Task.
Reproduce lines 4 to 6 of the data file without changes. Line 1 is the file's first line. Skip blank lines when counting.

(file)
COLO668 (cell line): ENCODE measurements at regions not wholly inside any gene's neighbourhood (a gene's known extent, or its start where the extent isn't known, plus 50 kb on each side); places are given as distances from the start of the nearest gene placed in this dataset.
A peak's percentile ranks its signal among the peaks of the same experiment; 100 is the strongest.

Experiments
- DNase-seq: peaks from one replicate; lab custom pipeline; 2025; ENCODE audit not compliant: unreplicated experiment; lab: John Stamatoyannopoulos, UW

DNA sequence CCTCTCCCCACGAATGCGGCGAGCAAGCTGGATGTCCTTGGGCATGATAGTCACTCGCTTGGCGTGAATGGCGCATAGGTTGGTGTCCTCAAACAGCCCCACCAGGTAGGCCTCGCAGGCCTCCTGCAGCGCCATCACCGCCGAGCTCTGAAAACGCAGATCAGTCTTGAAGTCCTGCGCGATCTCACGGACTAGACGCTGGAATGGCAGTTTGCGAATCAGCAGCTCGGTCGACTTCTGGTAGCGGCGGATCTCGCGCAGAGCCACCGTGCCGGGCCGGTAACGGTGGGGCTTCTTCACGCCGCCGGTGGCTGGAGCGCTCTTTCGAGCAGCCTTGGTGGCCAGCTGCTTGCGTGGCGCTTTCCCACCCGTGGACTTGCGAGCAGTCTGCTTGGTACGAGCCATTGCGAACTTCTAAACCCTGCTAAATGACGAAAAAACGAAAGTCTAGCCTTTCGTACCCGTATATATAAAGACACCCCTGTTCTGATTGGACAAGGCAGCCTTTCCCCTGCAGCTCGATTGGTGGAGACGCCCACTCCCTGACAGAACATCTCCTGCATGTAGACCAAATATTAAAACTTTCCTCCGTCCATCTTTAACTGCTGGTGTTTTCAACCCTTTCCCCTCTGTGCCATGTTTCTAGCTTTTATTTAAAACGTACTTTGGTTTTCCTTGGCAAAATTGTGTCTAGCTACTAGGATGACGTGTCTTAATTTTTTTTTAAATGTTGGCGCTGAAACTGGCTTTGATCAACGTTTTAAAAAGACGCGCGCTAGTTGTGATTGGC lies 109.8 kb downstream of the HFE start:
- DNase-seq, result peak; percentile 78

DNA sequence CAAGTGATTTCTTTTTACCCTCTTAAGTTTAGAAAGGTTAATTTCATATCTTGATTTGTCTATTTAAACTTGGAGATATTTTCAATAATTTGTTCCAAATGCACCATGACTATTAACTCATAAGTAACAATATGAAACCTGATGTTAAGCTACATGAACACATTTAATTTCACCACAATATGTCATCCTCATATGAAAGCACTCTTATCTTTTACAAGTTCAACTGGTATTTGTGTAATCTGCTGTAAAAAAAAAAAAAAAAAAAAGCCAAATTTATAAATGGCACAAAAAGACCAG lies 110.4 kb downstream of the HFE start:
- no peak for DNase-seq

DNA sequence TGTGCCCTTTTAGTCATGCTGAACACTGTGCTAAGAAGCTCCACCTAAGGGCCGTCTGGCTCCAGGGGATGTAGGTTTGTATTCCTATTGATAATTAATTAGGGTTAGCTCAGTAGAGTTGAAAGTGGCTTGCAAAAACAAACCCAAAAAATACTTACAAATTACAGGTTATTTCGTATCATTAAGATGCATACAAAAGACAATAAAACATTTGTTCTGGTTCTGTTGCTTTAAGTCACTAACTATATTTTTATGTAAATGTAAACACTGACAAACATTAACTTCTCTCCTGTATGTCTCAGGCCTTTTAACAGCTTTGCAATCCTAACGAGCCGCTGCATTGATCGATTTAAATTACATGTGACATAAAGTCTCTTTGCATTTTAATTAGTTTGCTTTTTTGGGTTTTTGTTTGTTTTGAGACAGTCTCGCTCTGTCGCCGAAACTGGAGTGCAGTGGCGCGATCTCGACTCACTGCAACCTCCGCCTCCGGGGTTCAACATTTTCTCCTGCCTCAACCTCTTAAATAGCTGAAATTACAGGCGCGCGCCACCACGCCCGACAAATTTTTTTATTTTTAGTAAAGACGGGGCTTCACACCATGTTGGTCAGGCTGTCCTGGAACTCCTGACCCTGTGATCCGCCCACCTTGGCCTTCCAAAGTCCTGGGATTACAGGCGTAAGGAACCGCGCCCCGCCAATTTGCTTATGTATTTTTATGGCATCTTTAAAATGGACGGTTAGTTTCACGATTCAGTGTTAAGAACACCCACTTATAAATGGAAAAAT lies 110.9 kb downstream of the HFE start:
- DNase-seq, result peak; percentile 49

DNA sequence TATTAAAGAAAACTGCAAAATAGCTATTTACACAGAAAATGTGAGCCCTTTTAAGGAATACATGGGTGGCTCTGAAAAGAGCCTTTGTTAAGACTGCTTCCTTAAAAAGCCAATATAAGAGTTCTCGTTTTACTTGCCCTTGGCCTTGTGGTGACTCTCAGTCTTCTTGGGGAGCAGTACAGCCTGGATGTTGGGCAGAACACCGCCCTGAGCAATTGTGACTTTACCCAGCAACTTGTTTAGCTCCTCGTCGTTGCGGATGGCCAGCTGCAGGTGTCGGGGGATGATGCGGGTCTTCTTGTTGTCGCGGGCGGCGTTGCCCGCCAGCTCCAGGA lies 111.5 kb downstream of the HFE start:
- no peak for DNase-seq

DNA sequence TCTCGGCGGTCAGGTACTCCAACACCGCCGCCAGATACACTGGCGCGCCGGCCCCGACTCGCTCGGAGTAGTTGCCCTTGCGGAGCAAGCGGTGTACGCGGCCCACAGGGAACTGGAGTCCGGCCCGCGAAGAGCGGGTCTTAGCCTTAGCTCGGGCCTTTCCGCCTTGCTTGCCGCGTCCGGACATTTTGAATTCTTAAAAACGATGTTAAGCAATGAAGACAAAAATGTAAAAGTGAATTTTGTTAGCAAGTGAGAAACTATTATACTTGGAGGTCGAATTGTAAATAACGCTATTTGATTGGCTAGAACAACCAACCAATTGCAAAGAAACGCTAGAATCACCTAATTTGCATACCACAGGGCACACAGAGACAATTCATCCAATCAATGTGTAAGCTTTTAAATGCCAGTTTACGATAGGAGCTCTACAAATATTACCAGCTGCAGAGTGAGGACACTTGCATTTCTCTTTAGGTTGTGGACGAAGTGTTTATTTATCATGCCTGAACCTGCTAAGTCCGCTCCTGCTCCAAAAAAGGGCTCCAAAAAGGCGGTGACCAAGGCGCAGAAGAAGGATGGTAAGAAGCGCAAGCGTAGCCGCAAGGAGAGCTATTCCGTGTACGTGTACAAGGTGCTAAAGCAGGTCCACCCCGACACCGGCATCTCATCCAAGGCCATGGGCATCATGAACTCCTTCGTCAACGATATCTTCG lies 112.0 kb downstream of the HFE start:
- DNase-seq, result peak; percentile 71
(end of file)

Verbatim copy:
- DNase-seq: peaks from one replicate; lab custom pipeline; 2025; ENCODE audit not compliant: unreplicated experiment; lab: John Stamatoyannopoulos, UW

DNA sequence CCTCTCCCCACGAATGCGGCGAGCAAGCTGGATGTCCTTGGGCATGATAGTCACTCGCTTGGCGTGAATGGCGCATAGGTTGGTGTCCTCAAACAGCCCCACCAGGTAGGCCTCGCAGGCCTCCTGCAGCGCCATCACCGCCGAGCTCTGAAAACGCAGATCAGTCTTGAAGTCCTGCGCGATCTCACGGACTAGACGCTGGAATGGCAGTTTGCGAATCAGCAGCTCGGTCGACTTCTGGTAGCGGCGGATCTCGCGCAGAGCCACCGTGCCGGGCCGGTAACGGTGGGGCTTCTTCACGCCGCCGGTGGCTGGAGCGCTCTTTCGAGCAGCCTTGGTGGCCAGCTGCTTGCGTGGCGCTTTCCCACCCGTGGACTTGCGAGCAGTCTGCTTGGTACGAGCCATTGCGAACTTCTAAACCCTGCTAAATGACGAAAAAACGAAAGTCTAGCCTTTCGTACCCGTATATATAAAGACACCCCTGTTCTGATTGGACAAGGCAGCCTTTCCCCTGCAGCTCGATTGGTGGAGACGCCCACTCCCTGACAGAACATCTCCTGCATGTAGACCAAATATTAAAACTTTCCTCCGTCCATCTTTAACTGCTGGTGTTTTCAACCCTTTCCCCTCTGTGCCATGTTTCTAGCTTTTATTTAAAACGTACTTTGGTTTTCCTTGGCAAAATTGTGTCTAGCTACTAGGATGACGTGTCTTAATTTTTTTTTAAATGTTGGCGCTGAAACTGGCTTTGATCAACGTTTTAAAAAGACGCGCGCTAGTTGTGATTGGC lies 109.8 kb downstream of the HFE start:
- DNase-seq, result peak; percentile 78